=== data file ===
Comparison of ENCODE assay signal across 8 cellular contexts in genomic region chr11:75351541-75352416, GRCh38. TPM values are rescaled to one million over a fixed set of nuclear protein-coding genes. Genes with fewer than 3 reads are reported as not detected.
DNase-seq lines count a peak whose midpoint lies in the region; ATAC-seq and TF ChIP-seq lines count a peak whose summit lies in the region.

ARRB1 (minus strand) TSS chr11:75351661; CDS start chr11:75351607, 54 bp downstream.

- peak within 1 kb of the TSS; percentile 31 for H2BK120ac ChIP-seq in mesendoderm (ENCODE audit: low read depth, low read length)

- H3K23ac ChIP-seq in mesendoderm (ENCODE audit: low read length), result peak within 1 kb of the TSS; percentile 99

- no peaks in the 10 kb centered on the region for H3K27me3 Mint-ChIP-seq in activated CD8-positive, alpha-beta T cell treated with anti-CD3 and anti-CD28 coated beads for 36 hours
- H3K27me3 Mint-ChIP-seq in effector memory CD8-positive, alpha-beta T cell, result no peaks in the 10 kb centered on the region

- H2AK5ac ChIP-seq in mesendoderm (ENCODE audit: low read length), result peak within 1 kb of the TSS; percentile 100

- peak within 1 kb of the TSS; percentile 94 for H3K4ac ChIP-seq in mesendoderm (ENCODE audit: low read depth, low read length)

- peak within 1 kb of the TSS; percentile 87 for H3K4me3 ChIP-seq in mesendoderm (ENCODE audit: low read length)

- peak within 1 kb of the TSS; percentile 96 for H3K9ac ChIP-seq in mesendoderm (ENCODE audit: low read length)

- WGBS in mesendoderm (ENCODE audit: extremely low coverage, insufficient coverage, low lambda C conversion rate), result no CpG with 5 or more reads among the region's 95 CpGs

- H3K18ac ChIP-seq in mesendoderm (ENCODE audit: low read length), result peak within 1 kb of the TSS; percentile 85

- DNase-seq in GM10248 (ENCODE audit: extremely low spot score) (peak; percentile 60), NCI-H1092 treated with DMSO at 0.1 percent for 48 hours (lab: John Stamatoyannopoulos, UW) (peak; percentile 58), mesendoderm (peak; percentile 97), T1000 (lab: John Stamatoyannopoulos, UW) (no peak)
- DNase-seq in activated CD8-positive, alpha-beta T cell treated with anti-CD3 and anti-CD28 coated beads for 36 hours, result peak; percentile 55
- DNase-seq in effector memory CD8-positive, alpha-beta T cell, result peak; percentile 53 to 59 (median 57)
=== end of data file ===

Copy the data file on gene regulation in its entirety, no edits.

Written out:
Comparison of ENCODE assay signal across 8 cellular contexts in genomic region chr11:75351541-75352416, GRCh38. TPM values are rescaled to one million over a fixed set of nuclear protein-coding genes. Genes with fewer than 3 reads are reported as not detected.
DNase-seq lines count a peak whose midpoint lies in the region; ATAC-seq and TF ChIP-seq lines count a peak whose summit lies in the region.

ARRB1 (minus strand) TSS chr11:75351661; CDS start chr11:75351607, 54 bp downstream.

- peak within 1 kb of the TSS; percentile 31 for H2BK120ac ChIP-seq in mesendoderm (ENCODE audit: low read depth, low read length)

- H3K23ac ChIP-seq in mesendoderm (ENCODE audit: low read length), result peak within 1 kb of the TSS; percentile 99

- no peaks in the 10 kb centered on the region for H3K27me3 Mint-ChIP-seq in activated CD8-positive, alpha-beta T cell treated with anti-CD3 and anti-CD28 coated beads for 36 hours
- H3K27me3 Mint-ChIP-seq in effector memory CD8-positive, alpha-beta T cell, result no peaks in the 10 kb centered on the region

- H2AK5ac ChIP-seq in mesendoderm (ENCODE audit: low read length), result peak within 1 kb of the TSS; percentile 100

- peak within 1 kb of the TSS; percentile 94 for H3K4ac ChIP-seq in mesendoderm (ENCODE audit: low read depth, low read length)

- peak within 1 kb of the TSS; percentile 87 for H3K4me3 ChIP-seq in mesendoderm (ENCODE audit: low read length)

- peak within 1 kb of the TSS; percentile 96 for H3K9ac ChIP-seq in mesendoderm (ENCODE audit: low read length)

- WGBS in mesendoderm (ENCODE audit: extremely low coverage, insufficient coverage, low lambda C conversion rate), result no CpG with 5 or more reads among the region's 95 CpGs

- H3K18ac ChIP-seq in mesendoderm (ENCODE audit: low read length), result peak within 1 kb of the TSS; percentile 85

- DNase-seq in GM10248 (ENCODE audit: extremely low spot score) (peak; percentile 60), NCI-H1092 treated with DMSO at 0.1 percent for 48 hours (lab: John Stamatoyannopoulos, UW) (peak; percentile 58), mesendoderm (peak; percentile 97), T1000 (lab: John Stamatoyannopoulos, UW) (no peak)
- DNase-seq in activated CD8-positive, alpha-beta T cell treated with anti-CD3 and anti-CD28 coated beads for 36 hours, result peak; percentile 55
- DNase-seq in effector memory CD8-positive, alpha-beta T cell, result peak; percentile 53 to 59 (median 57)